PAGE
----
Two years ago, I joined a growing population of TV watchers in cutting the cord from my cable company. I canceled my cable TV service from Time Warner and switched my plan to Internet only, which costs me about $US40 per month.
My setup is now a 55-inch TV connected to an Apple TV box and a $US20 “rabbit ear” HD antenna that lets me pull in network TV from over the airwaves. I pay $US7.99 for Netflix (which I stream through my Apple TV) and use an HBO GO password a friend was kind enough to give me so I can keep up with two of my favourite shows, “Game of Thrones” and “Veep.” And I can get many cable shows like “Mad Men” (another personal favourite) the next day by ordering it on my Apple TV through iTunes.
It’s the perfect setup for me. My cable subscription came with a zillion channels I had no interest in watching, so now my Internet-only diet lets me only pay for the stuff I want to see. Most importantly, I’ve saved a boatload of money over the last two years.
If the future of TV watching really is something like my setup, then a startup called Aereo, which lets you stream live network TV over the Internet, is perhaps the most important company trying to make it happen today. And networks are trying to kill it, suing it all the way to the Supreme Court.
But Aereo is a conundrum. If it loses its legal battle, it could slow down innovation not just in TV, but cloud computing in general. For that reason alone, I hope Aereo comes out on top. Still, Aereo as it works today is a pointless service, a workaround of existing copyright law that charges you $US8 per month for something many people probably don’t realise they can already do for free.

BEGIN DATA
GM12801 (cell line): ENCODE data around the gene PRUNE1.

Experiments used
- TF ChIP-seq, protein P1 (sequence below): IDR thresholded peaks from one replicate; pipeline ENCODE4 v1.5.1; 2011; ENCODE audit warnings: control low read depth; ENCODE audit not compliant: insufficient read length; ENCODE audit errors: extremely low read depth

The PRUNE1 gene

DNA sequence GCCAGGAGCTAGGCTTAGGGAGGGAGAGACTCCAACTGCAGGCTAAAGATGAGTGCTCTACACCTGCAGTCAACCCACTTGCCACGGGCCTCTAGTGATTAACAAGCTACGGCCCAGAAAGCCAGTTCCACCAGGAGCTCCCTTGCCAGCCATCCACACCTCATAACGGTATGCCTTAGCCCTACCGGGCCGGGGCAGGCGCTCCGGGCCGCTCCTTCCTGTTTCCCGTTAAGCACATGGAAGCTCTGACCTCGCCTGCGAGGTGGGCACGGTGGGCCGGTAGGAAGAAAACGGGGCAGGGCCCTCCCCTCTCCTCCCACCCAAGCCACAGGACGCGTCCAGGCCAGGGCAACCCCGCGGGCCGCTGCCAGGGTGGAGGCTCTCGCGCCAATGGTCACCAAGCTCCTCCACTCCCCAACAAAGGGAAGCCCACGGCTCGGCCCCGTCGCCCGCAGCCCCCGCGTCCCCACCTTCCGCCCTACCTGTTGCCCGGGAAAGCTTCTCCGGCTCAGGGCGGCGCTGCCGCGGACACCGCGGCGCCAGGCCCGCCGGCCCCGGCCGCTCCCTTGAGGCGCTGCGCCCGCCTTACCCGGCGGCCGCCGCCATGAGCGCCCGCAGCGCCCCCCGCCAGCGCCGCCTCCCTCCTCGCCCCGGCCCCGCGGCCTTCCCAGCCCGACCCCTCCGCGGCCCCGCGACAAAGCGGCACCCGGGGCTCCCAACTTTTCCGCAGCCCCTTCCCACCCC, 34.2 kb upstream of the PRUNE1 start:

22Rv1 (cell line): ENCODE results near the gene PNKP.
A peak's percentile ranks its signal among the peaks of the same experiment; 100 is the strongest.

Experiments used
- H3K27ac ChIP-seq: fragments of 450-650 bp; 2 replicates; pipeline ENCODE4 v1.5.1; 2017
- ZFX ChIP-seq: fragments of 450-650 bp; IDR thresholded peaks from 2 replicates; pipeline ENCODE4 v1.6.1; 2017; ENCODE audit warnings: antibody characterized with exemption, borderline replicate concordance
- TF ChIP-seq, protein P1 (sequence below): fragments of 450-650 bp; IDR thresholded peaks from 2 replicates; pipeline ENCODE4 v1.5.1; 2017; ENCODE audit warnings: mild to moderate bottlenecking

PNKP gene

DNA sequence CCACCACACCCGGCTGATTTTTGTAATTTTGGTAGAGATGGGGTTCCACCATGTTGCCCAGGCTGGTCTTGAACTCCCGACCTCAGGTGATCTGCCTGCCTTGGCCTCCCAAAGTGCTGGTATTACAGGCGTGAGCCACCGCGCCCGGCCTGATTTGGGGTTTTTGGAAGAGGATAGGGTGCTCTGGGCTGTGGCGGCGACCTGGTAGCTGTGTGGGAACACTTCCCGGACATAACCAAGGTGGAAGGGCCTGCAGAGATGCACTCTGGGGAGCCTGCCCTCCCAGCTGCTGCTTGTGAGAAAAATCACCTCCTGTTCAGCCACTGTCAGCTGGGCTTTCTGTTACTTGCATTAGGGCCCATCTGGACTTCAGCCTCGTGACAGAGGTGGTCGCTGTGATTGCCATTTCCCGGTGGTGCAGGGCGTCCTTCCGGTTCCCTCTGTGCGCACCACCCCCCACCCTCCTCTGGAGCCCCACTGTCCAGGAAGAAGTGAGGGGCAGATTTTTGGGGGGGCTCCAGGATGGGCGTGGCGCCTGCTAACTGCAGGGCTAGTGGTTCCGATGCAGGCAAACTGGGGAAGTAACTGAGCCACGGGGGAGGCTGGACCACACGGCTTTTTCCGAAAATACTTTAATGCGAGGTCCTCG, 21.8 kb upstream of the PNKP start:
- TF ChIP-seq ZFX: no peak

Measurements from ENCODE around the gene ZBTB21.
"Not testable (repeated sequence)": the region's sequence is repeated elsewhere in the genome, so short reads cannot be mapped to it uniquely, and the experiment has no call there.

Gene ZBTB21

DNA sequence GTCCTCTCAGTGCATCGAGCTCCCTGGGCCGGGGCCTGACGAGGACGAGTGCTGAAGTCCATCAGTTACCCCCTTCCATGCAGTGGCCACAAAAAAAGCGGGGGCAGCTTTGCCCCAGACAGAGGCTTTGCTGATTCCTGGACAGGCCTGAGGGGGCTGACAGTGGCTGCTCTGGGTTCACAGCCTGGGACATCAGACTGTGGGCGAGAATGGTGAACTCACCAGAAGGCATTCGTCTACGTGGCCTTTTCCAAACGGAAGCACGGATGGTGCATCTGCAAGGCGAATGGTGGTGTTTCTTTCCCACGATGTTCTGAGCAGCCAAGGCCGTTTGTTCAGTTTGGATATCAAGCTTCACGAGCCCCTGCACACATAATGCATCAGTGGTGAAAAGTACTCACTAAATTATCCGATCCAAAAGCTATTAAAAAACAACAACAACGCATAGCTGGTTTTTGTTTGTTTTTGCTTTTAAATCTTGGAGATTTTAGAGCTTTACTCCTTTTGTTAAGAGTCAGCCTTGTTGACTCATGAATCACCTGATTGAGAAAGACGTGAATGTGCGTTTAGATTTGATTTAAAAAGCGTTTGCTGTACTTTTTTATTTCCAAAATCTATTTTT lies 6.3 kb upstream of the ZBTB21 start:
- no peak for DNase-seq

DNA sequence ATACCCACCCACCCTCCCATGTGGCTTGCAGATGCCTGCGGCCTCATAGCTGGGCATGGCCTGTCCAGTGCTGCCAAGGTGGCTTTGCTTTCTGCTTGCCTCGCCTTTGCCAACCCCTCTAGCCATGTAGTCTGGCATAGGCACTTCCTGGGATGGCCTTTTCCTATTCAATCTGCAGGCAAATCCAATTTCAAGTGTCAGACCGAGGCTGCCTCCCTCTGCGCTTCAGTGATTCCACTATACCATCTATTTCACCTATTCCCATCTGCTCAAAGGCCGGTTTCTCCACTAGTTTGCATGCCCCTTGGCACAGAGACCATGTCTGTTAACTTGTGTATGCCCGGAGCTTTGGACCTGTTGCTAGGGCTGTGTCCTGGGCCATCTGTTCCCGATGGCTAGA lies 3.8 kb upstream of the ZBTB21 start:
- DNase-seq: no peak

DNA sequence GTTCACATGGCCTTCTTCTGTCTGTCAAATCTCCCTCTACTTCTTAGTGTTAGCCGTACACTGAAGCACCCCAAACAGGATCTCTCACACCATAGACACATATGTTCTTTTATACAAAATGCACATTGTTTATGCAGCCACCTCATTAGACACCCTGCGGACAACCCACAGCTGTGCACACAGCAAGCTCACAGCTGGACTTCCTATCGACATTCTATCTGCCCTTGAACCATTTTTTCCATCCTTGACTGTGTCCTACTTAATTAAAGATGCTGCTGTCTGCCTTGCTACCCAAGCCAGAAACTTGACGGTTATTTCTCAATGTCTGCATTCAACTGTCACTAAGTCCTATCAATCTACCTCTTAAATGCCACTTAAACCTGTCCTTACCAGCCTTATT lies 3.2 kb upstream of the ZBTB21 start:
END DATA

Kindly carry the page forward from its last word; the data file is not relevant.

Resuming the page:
Here’s how it works. In the handful of U.S. cities Aereo operates, it packages together thousands of dime-sized antennas that work just like the traditional rabbit ears you’re familiar with. Those antennas pull in over-the-air broadcast networks like ABC, NBC, and CBS and then send the signal over the Internet to a customer’s computer, smartphone, or tablet. Aereo subscribers also get a virtual DVR service that lets them program recordings to stream later. Since Aereo assigns each customer her own antenna, it argues that it operates no differently than a company that rents antennas and DVRs and installs them directly in the household.
And that’s why Aereo is basically useless for most people. There’s no need to pay $US8 per month for something that’s already free. If you want all the free network TV you can handle, you can just do what I did and buy an antenna for around 20 bucks. Paying for Aereo is like paying for tap water at a restaurant.
Aereo today feels more like a proof of concept, a challenge to traditional broadcasters that says, “Hey, if you won’t give us TV over the Internet, we’ll find a way to make that happen.” It works as advertised, but unless you don’t own a TV, there’s no value in paying for it. I don’t see Aereo as a useful product, but a bold statement about what TV should be in the Internet age.
The best case scenario would be for Aereo to win its case against the networks and continue to operate. But instead of letting Aereo stomp all over them, the networks should realise they need to treat the Internet just like they treat the airwaves and start broadcasting their shows online.
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